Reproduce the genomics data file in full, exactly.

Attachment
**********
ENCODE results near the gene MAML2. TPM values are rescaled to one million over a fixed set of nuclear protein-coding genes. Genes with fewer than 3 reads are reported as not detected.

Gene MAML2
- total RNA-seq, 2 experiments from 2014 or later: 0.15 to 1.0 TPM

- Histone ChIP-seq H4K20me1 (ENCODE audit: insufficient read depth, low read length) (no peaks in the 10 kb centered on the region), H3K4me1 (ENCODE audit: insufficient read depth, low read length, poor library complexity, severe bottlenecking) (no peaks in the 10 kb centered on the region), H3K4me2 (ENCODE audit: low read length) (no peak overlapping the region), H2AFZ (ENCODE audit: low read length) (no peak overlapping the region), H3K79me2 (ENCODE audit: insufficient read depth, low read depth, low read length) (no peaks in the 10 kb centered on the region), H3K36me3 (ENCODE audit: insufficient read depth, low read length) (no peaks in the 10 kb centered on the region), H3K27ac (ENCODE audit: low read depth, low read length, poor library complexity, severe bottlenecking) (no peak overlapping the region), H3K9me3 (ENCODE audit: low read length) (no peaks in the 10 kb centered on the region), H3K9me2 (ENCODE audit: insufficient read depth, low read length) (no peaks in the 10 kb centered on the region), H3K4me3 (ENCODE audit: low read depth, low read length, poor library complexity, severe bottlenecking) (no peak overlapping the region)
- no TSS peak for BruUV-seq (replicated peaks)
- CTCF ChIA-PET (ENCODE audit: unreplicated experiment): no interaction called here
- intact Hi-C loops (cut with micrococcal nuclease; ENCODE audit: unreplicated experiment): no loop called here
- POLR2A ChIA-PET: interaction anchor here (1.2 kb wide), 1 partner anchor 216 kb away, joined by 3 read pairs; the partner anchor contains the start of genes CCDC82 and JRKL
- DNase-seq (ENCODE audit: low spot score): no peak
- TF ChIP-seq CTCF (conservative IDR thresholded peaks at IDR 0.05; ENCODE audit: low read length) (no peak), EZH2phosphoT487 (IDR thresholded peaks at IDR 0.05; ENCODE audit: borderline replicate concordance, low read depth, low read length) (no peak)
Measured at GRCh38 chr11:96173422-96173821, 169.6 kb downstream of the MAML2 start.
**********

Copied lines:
ENCODE results near the gene MAML2. TPM values are rescaled to one million over a fixed set of nuclear protein-coding genes. Genes with fewer than 3 reads are reported as not detected.

Gene MAML2
- total RNA-seq, 2 experiments from 2014 or later: 0.15 to 1.0 TPM

- Histone ChIP-seq H4K20me1 (ENCODE audit: insufficient read depth, low read length) (no peaks in the 10 kb centered on the region), H3K4me1 (ENCODE audit: insufficient read depth, low read length, poor library complexity, severe bottlenecking) (no peaks in the 10 kb centered on the region), H3K4me2 (ENCODE audit: low read length) (no peak overlapping the region), H2AFZ (ENCODE audit: low read length) (no peak overlapping the region), H3K79me2 (ENCODE audit: insufficient read depth, low read depth, low read length) (no peaks in the 10 kb centered on the region), H3K36me3 (ENCODE audit: insufficient read depth, low read length) (no peaks in the 10 kb centered on the region), H3K27ac (ENCODE audit: low read depth, low read length, poor library complexity, severe bottlenecking) (no peak overlapping the region), H3K9me3 (ENCODE audit: low read length) (no peaks in the 10 kb centered on the region), H3K9me2 (ENCODE audit: insufficient read depth, low read length) (no peaks in the 10 kb centered on the region), H3K4me3 (ENCODE audit: low read depth, low read length, poor library complexity, severe bottlenecking) (no peak overlapping the region)
- no TSS peak for BruUV-seq (replicated peaks)
- CTCF ChIA-PET (ENCODE audit: unreplicated experiment): no interaction called here
- intact Hi-C loops (cut with micrococcal nuclease; ENCODE audit: unreplicated experiment): no loop called here
- POLR2A ChIA-PET: interaction anchor here (1.2 kb wide), 1 partner anchor 216 kb away, joined by 3 read pairs; the partner anchor contains the start of genes CCDC82 and JRKL
- DNase-seq (ENCODE audit: low spot score): no peak
- TF ChIP-seq CTCF (conservative IDR thresholded peaks at IDR 0.05; ENCODE audit: low read length) (no peak), EZH2phosphoT487 (IDR thresholded peaks at IDR 0.05; ENCODE audit: borderline replicate concordance, low read depth, low read length) (no peak)
Measured at GRCh38 chr11:96173422-96173821, 169.6 kb downstream of the MAML2 start.